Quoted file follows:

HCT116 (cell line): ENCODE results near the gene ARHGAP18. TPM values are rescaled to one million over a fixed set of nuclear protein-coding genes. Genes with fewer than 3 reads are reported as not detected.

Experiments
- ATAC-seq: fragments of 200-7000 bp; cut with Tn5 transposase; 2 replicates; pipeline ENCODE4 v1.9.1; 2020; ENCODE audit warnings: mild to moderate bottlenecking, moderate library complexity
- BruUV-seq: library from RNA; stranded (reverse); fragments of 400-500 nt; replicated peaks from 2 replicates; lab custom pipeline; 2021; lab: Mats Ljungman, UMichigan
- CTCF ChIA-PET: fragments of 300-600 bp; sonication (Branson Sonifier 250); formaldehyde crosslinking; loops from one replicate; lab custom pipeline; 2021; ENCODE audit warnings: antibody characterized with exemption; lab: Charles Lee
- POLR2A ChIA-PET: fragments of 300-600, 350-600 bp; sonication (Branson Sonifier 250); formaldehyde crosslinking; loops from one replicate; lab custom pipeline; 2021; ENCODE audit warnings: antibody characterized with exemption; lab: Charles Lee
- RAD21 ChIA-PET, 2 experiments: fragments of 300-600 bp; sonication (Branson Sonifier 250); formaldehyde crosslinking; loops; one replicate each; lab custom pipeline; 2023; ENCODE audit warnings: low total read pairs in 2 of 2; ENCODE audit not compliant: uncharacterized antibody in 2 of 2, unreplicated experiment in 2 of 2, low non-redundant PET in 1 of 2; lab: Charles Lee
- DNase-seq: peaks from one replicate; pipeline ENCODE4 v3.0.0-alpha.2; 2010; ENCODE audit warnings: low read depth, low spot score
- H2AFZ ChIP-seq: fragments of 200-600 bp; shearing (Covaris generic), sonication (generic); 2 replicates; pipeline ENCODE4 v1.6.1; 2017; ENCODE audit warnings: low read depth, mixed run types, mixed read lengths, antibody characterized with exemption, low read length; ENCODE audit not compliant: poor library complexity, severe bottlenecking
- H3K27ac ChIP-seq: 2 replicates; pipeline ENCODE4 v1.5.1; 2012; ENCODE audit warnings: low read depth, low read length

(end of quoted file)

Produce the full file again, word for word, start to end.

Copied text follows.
HCT116 (cell line): ENCODE results near the gene ARHGAP18. TPM values are rescaled to one million over a fixed set of nuclear protein-coding genes. Genes with fewer than 3 reads are reported as not detected.

Experiments
- ATAC-seq: fragments of 200-7000 bp; cut with Tn5 transposase; 2 replicates; pipeline ENCODE4 v1.9.1; 2020; ENCODE audit warnings: mild to moderate bottlenecking, moderate library complexity
- BruUV-seq: library from RNA; stranded (reverse); fragments of 400-500 nt; replicated peaks from 2 replicates; lab custom pipeline; 2021; lab: Mats Ljungman, UMichigan
- CTCF ChIA-PET: fragments of 300-600 bp; sonication (Branson Sonifier 250); formaldehyde crosslinking; loops from one replicate; lab custom pipeline; 2021; ENCODE audit warnings: antibody characterized with exemption; lab: Charles Lee
- POLR2A ChIA-PET: fragments of 300-600, 350-600 bp; sonication (Branson Sonifier 250); formaldehyde crosslinking; loops from one replicate; lab custom pipeline; 2021; ENCODE audit warnings: antibody characterized with exemption; lab: Charles Lee
- RAD21 ChIA-PET, 2 experiments: fragments of 300-600 bp; sonication (Branson Sonifier 250); formaldehyde crosslinking; loops; one replicate each; lab custom pipeline; 2023; ENCODE audit warnings: low total read pairs in 2 of 2; ENCODE audit not compliant: uncharacterized antibody in 2 of 2, unreplicated experiment in 2 of 2, low non-redundant PET in 1 of 2; lab: Charles Lee
- DNase-seq: peaks from one replicate; pipeline ENCODE4 v3.0.0-alpha.2; 2010; ENCODE audit warnings: low read depth, low spot score
- H2AFZ ChIP-seq: fragments of 200-600 bp; shearing (Covaris generic), sonication (generic); 2 replicates; pipeline ENCODE4 v1.6.1; 2017; ENCODE audit warnings: low read depth, mixed run types, mixed read lengths, antibody characterized with exemption, low read length; ENCODE audit not compliant: poor library complexity, severe bottlenecking
- H3K27ac ChIP-seq: 2 replicates; pipeline ENCODE4 v1.5.1; 2012; ENCODE audit warnings: low read depth, low read length